, Volume 20, Issue 9, pp 1666-1672
Date: 18 Oct 2011

In vitro changes in human tenocyte cultures obtained from proximal biceps tendon: multiple passages result in changes in routine cell markers

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Results of in vitro cell models are commonly used to promote new therapies (e.g., platelet-rich plasma), and clinicians have to be aware of the specific limitations of such models. To gain a sufficient and effective cell load, many current in vitro models use cells multiplied through various passages. This is especially important in tendon-like cell (TLC) models, since native tendon tissue is not available unlimited and contains limited amount of tenocytes. The purpose was to determine the occurrence of phenotypic changes following extended monolayer culture of TLCs, according to cell-passage number.


Tendon samples were obtained from 15 healthy patients undergoing biceps tenodesis. Tendons were digested and cultured (monolayer) for six passages. Tendon-specific markers (collagens I and III, decorin, tenascin-C, and tenomodulin) and their histology were analyzed using gene expression and protein content assays. Native cells, the cells cultured and cells passaged one to six times were analyzed at each passage.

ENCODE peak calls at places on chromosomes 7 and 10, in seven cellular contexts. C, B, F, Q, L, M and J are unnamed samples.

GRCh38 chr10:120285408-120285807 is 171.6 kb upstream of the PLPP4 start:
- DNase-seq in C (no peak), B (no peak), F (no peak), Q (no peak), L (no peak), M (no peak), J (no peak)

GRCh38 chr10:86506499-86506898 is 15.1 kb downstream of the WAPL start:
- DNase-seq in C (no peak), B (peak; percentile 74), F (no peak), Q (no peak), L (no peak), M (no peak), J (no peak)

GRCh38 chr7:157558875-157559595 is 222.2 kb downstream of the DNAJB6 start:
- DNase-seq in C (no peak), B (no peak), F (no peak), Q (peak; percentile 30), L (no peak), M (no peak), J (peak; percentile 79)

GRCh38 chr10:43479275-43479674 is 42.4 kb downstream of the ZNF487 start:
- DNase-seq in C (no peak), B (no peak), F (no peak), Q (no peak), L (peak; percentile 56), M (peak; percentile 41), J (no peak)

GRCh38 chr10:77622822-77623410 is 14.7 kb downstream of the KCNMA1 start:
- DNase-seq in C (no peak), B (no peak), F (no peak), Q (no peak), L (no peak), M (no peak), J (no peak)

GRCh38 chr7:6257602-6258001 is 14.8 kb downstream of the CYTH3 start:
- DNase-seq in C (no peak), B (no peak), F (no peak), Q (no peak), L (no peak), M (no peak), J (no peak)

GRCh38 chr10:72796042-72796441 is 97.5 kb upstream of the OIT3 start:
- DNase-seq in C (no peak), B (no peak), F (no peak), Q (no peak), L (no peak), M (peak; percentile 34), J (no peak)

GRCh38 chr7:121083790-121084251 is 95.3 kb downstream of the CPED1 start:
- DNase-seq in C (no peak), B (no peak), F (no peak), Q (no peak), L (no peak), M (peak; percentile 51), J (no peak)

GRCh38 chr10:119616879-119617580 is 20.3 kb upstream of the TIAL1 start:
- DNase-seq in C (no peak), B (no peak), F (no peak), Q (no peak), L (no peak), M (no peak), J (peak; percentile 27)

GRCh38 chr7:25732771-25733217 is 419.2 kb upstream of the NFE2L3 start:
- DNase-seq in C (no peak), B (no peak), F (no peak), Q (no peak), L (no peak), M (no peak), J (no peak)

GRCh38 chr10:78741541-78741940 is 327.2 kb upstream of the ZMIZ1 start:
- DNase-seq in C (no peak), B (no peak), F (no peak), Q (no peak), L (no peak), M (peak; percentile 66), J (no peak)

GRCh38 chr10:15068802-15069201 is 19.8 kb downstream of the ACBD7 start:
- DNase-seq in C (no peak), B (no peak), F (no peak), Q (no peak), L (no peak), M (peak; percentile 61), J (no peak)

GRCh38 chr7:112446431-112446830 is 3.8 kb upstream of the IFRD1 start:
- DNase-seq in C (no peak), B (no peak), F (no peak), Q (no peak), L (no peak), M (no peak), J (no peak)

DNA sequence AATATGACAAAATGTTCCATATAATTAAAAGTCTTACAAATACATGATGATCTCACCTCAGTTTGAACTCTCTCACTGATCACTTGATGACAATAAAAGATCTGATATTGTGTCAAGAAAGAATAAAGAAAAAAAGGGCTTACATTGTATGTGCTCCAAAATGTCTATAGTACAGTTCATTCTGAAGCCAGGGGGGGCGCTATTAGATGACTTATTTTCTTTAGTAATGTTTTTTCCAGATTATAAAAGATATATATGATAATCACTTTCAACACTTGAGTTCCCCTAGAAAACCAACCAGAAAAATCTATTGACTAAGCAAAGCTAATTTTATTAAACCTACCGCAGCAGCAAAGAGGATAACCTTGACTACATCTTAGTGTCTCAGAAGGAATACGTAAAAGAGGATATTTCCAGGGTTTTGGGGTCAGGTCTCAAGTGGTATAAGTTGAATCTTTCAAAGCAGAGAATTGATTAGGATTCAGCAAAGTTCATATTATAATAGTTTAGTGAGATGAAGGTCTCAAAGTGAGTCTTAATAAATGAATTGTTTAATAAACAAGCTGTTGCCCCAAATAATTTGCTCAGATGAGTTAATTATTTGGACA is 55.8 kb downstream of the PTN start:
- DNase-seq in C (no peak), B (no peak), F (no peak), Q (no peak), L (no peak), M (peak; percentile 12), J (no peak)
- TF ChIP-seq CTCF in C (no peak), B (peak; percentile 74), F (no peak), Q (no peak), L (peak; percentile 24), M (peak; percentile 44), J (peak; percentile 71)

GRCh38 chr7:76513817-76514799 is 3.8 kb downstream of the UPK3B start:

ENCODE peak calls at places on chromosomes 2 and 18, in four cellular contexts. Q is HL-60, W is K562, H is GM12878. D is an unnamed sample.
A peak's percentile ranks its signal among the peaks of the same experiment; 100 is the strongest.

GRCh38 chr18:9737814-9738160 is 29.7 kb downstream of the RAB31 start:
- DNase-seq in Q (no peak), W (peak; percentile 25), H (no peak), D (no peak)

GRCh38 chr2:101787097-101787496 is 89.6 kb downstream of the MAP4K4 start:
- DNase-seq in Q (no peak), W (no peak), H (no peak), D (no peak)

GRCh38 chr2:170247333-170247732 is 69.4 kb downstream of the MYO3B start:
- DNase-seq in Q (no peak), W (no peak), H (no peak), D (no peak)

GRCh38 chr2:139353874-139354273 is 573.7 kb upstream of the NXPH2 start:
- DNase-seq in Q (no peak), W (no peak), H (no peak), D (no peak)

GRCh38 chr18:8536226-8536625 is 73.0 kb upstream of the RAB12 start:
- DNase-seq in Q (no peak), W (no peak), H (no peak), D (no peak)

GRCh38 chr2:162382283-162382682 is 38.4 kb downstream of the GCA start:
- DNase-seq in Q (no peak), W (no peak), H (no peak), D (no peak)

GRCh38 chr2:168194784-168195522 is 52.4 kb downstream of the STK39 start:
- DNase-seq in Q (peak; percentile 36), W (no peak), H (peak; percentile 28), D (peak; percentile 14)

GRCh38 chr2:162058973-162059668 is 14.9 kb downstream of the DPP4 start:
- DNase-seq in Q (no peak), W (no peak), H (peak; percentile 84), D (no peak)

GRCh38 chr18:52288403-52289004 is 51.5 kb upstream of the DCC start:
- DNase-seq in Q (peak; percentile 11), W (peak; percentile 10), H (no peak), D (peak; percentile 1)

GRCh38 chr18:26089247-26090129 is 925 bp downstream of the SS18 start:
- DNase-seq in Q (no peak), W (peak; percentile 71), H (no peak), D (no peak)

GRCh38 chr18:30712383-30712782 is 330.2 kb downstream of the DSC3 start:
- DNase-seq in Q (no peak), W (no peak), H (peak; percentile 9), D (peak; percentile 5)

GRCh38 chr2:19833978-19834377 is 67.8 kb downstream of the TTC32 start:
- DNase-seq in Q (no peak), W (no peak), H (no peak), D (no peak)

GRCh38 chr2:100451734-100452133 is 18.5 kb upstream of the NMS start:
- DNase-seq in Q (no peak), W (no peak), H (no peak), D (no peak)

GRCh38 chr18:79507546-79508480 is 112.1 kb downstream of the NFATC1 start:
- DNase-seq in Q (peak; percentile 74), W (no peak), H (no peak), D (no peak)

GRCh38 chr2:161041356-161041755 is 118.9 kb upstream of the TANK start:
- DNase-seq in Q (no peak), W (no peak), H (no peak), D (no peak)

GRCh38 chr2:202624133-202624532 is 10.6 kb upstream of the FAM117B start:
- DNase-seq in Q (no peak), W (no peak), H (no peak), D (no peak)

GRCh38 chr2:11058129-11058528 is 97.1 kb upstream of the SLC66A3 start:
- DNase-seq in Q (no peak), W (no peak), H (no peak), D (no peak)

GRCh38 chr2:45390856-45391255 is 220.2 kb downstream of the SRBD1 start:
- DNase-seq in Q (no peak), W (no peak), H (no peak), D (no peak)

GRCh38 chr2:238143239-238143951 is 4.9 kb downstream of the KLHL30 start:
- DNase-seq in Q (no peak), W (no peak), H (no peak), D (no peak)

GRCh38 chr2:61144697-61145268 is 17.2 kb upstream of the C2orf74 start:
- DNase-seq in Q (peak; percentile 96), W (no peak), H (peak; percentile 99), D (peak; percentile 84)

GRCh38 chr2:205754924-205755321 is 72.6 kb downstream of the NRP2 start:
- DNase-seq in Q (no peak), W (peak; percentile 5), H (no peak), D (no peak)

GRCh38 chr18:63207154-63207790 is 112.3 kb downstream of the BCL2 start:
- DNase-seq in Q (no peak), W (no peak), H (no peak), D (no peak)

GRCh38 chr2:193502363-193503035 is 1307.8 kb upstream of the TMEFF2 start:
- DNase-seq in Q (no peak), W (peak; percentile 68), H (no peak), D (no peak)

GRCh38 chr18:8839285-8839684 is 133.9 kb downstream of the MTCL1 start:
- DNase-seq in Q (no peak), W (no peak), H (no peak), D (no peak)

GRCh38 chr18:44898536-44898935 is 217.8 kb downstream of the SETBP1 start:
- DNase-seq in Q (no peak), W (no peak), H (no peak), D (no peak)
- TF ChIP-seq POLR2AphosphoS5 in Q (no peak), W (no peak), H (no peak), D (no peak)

Gene expression of types I and III collagen of cultured TLCs significantly decreased after two passages. Gene expression of decorin, tenascin-C, and tenomodulin exhibited a trend of decreased gene expression with increased passage. Protein levels of types I and III collagen and decorin decreased after four passages.


The significant findings let conclude that tenocyte-like cells obtained from human LHB can be maintained in monolayer culture at low passages, before the signs of phenotypic drift are present. But researchers must be aware of rapid phenotypic drift at higher passage numbers. Therefore, only cells within the first 3 passages should be used as a precaution for in vitro monolayer cell models, and one has to be aware of the phenotypic changes if TLCs passaged multiple times are used. The clinical relevance of this data is that understanding of in vitro TLC models, and their limitations may finally help the clinician to judge the potential of experimental data of new biologic treatment options.